Inflation Is Still Around, Despite the Headlines, You Saw: Read the headlines this week, and it would seem that some economists have rose-colored glasses – or are simply used to paying more at the checkout lane.
The Washington Post reported “CPI: Prices rise 6.4 percent in January, seventh month of easing inflation,” while The Wall Street Journal offered, “Inflation Cooled to 6.4% in January.”
At least The New York Times was a bit more honest with its headline, “CPI Report Updates: Inflation Eases but Details Are Worrying.”
Inflation Is a Serious Problem
Let’s focus on the bad news first – inflation was still 6.4 percent in January.
Though that is a marked improvement from a year ago, when inflation was 7.48 percent, it is still much higher than the 1.4 percent from January 2021 and the 2.49 percent in 2020 before the start of the Covid-19 pandemic.
The consumer price index, which measures a broad range of common goods and services, rose 0.5 percent for the month, translating to an annual gain of 6.4 percent.
It Gets Worse
Even worse news was that economists surveyed by Dow Jones had been looking for respective increases of 0.4 percent and 6.2 percent.
Though the White House may see that as good news, it suggests there is still a long way to go.
In the meantime, inflation is hardly in check.
This high inflation is reshaping the world, including travel and leisure, which has accounted for the tight job market and low unemployment.
The hospitality sector saw the most job growth as more consumers are looking to get back to more normal vacations – but consider it a new normal, as inflation has resulted in shorter trips, while travelers are staying at cheaper hotels and eating in less expensive restaurants to save money.
Simply put, four- and five-star options have become less desirable.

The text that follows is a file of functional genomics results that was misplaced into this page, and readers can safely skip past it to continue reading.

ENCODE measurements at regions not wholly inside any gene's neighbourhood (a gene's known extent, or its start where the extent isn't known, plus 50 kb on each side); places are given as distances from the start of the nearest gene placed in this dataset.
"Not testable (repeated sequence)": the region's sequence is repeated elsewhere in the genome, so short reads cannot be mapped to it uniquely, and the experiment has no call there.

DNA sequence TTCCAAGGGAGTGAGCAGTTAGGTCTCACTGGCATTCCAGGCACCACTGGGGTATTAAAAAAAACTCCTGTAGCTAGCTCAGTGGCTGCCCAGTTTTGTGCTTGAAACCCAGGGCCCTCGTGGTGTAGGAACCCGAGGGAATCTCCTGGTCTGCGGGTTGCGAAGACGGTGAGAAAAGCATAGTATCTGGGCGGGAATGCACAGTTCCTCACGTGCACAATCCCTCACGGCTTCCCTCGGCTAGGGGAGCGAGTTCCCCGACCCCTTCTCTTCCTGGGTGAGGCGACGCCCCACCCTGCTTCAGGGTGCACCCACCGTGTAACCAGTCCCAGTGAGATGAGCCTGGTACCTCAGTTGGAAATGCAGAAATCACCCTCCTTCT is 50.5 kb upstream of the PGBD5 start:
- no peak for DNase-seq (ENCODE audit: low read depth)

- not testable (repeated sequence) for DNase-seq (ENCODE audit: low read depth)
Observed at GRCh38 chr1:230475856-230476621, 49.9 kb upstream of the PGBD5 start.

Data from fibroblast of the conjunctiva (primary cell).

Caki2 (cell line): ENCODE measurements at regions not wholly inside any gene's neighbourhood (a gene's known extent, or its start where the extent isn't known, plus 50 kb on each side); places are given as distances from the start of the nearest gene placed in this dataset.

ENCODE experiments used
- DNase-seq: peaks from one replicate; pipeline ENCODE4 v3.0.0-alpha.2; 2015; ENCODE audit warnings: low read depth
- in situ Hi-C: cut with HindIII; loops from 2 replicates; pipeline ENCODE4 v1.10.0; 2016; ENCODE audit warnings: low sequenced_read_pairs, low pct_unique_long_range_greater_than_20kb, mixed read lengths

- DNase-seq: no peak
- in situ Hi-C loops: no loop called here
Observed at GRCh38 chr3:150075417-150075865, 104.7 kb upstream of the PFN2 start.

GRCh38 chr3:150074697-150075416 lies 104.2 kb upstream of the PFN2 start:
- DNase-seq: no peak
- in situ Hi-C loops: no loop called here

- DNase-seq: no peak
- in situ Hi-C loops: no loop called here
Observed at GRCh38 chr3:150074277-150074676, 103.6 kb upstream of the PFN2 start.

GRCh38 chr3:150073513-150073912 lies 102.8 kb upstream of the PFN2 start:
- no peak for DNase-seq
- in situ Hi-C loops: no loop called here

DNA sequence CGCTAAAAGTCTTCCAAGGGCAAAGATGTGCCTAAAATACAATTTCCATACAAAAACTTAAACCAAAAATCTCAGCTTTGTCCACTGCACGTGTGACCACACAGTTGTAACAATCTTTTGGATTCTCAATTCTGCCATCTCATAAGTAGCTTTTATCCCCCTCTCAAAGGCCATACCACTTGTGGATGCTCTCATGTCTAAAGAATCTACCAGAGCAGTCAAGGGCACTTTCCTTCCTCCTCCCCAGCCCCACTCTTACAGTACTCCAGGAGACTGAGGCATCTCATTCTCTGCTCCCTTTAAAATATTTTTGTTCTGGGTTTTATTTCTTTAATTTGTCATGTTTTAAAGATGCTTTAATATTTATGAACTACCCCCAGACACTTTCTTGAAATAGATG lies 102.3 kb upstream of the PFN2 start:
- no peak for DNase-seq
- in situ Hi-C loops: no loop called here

Axel Hefer, CEO of search platform Trivago, told CNN. “People still do want to travel and do travel, but they’re still trying to compensate for the increase in prices.”
It Gets Even Worse Sitll
The problem is likely to get worse this spring. Gas prices are now considerably lower than last June, but they’re still high by historical standards, according to Energy Information Administration data.
There are also warning signs that gas prices will shoot up again in the coming weeks as warmer weather approaches. That can only make inflation worse.
All of this seems to contradict the positive outlook that was touted by President Joe Biden in last week’s State of the Union address.
Jim Geraghty, a senior political correspondent of National Review, even suggested, “This administration has many bad habits, but one of the worst is its inclination to spike the football in victory at any glimpse of good news, only to be quickly overtaken by bad news.”
In other words, the recent headlines may parrot Biden that things are getting better, but 6.4 percent inflation and $3.4 for a national average gallon of gas price can hardly be considered anything but bad news.
As for the good news… we’ll let you know when we actually hear it.
BONUS: Kamala Harris Should Quit
Author Experience and Expertise: A Senior Editor for 19FortyFive, Peter Suciu is a Michigan-based writer. He has contributed to more than four dozen magazines, newspapers, and websites with over 3,200 published pieces over a twenty-year career in journalism. He regularly writes about military hardware, firearms history, cybersecurity, politics, and international affairs. Peter is also a Contributing Writer for Forbes and Clearance Jobs. You can follow him on Twitter: @PeterSuciu.